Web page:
See the Pen wave surfer – waveform by Tom (@twwoodward) on CodePen. I needed to make a quick proof of concept for the annotation of audio on the web. In this case, it’s meant to provide a visual and auditory way to play through interview segments that represent different categories of responses. I found WaveSurfer.js this morning and just a bit later I had a functional example. I find the ability to highlight track elements visually and access specific segments to be a pretty powerful combination. If we stacked several tracks vertically the visuals would quickly point out content variation in terms of timing and total composition. You could get more and more complex from there. Playing with it gave me all sorts of ideas (including possibly using it as part of of the upcoming Reclaim Your Dance Party // API + Audio = (beats, visuals, internet, participate) session at Domains 17 with Grant and Brian). It’s also looking like I’ll be able to work more with our music department to think through online course on music so possibilities like this will be very useful. This kind of thing would be pretty easy to turn into a plugin . . .
See the Pen text analysis color viz – step 1 by Tom (@twwoodward) on CodePen. Assuming you have sentences, phrases, or words you’d like to categorize . . . you could do something like this to create a visualization. This one is using CSS but it could be done in any basic word processing software. Setting levels of opacity would allow for multiple-overlapping categorizations. See the Pen text analysis color viz – step 2 by Tom (@twwoodward) on CodePen. Playing with font size and the rotation of the paragraph also opens up some doors . . . as does doing different rotations at the sentence level depending on the categorization of the sentence. You could get even more granular with stuff like that using data attributes and CSS. See the Pen text analysis color viz – step 4 by Tom (@twwoodward) on CodePen. A Bit Odder See the Pen text analysis color viz – step 5 by Tom (@twwoodward) on CodePen.
One of the projects that Ryan Smith chose as part of our Digital History course was the collaborative transcription and annotation of a historic Richmond will . . . describing it thusly1 in the syllabus. Collaborative annotation: To further put our emphasis on collaboration into practice, we will annotate [explain, contextualize, add to] together one document, the last will and testament of Isaac Judah, an early Richmond resident. This assignment will require student research, online or in person, to help explain and contextualize this document for a public audience. What software platform should we use to markup the item? How should we handle the will’s transcription? Who are the parties mentioned in the will? Where are the locations? What historical lessons can it teach readers? The quality and quantity of each students’ research/commentary will count as 10% of the final course grade. The will can be found on our course website, in the Google Drive folder. The transcription file is: https://docs.google.com/document/d/1ghG-oyFvyza-zRUE4ZJf0_HF4_D5dey4Bv4BmM5JYFQ/edit. Annotations can begin as soon as the course begins and should be finalized by February 23 March 30. If the annotation is fruitful, we may post this result for public consumption. We ended up with quite a bit of work . . . in fact so much work that displaying it via the Google Doc didn’t really work. It […]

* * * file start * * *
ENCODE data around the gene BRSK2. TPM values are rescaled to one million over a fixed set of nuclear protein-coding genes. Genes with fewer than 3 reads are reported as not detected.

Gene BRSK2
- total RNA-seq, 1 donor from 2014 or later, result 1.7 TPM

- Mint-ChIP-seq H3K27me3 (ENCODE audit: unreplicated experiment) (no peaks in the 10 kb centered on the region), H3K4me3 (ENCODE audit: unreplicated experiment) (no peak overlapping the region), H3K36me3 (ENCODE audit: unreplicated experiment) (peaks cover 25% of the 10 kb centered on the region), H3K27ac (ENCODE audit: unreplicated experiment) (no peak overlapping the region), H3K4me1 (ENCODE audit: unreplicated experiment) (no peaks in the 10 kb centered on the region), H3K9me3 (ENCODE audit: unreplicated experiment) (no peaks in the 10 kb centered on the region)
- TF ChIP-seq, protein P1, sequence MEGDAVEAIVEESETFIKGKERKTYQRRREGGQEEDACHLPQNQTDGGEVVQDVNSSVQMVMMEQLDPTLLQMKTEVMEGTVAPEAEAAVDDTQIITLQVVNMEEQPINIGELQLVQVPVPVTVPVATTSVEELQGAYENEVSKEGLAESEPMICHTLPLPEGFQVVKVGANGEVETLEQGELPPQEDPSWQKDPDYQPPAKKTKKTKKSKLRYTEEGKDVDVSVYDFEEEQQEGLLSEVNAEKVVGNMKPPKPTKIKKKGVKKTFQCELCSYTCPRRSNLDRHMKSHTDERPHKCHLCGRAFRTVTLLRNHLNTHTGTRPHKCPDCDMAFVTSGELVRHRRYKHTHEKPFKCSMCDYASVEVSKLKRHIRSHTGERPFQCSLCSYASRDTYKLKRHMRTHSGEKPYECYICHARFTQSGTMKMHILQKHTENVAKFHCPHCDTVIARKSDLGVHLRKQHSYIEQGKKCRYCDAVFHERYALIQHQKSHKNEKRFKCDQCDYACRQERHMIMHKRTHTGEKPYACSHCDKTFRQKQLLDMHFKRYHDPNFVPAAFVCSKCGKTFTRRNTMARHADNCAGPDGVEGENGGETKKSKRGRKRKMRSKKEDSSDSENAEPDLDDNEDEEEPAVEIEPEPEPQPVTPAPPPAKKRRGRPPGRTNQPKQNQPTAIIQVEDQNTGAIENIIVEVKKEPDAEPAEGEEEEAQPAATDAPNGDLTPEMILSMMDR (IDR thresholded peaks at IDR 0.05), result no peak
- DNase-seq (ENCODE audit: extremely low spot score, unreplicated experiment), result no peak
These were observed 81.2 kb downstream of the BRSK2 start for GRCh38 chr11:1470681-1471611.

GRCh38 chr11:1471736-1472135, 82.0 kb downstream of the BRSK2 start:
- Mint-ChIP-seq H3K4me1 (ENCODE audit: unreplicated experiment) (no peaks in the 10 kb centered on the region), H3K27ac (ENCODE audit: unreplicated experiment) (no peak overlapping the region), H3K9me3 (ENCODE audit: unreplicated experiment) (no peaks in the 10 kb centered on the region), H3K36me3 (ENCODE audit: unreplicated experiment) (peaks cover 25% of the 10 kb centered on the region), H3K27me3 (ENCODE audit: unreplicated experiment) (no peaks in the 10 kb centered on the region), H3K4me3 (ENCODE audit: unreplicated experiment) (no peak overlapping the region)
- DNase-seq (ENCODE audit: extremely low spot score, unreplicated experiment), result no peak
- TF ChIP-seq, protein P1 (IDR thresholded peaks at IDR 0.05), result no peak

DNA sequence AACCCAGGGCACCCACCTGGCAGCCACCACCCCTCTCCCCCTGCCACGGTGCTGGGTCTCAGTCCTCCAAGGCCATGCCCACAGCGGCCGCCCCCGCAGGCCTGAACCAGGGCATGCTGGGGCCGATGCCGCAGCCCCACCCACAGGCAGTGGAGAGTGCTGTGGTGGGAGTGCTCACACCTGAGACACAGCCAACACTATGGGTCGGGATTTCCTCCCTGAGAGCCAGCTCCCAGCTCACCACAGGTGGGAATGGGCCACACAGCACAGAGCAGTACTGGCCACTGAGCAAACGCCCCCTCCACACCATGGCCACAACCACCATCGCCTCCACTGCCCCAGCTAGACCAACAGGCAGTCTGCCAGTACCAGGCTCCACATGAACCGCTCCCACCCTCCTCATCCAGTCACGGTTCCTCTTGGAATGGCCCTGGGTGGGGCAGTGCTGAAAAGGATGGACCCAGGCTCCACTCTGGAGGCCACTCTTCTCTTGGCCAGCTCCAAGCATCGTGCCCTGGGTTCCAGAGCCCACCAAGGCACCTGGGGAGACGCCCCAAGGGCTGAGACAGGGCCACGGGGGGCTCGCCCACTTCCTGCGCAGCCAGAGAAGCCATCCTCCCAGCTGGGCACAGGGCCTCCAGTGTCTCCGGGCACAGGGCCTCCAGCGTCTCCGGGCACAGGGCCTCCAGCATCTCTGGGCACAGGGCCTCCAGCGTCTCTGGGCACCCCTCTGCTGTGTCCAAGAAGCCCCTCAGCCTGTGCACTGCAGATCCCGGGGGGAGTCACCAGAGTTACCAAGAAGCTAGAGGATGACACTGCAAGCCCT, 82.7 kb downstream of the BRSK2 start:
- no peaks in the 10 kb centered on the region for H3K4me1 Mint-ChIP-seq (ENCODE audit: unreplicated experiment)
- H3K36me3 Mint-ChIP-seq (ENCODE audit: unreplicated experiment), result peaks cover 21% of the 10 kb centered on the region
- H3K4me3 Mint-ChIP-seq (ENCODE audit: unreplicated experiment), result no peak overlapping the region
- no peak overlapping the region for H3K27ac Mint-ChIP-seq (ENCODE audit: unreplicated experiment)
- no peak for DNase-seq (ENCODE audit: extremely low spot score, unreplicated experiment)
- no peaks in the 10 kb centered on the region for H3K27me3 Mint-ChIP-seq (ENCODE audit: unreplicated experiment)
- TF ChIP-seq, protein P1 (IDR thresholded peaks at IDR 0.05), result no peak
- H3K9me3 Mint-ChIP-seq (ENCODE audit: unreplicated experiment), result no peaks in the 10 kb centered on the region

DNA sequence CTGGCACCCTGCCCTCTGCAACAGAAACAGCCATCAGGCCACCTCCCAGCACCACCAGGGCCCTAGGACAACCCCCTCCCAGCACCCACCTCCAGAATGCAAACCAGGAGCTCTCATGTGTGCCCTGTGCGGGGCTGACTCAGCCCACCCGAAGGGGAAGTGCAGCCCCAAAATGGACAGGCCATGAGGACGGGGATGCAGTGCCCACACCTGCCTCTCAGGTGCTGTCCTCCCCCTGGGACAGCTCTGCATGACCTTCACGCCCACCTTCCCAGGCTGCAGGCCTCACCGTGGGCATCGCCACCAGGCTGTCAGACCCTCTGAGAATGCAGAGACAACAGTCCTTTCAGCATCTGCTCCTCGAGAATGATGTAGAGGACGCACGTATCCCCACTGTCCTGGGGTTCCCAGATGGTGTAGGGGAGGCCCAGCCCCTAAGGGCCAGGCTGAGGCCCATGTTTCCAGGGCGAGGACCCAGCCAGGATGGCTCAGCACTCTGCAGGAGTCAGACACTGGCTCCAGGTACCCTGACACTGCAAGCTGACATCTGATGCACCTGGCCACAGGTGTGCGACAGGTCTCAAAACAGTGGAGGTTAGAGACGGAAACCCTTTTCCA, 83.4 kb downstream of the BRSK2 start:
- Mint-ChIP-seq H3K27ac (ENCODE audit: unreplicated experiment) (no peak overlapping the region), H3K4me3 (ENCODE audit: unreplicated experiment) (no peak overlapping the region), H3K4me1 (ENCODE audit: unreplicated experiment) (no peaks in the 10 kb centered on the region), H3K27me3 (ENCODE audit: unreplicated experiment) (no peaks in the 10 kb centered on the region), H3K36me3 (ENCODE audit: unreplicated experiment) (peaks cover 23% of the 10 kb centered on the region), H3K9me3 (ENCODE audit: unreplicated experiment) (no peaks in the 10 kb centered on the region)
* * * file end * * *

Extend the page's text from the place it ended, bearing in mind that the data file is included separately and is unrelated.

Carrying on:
Meet FlexiSpy, The Company Getting Rich Selling ‘Stalkerware’ to Jealous Lovers – Motherboard Internal company data, stolen by a hacker and provided to Motherboard, provides new insight into FlexiSpy, its founder, and the sprawling, predatory consumer spyware market at large. The company grew from its customer base of vindictive spouses, and ended up connecting with firms which sold malware to some of the world’s most oppressive regimes. Build a Better Monster: Morality, Machine Learning, and Mass Surveillance The correct way to play Pac Man, of course, is to consume as much as possible while running from the ghosts that relentlessly pursue you. This was a valuable early lesson in what it means to be an American. It also taught me that technology and ethics aren’t so easy to separate, and that if you want to know how a system works, it helps to follow the money. Juicero CEO Begs You: Do NOT Squeeze Our Juice Bags [Updated] This week saw the latest chapter in the utterly wonderful saga of Juicero, the $400 juice machine maker that attracted $120 million in venture capital funding. On Wednesday, a bombshell Bloomberg report exposed the secret that threatened to ruin the company: You can get almost exactly the same juice without the company’s expensive press by squeezing their damn bags yourself with the hands […]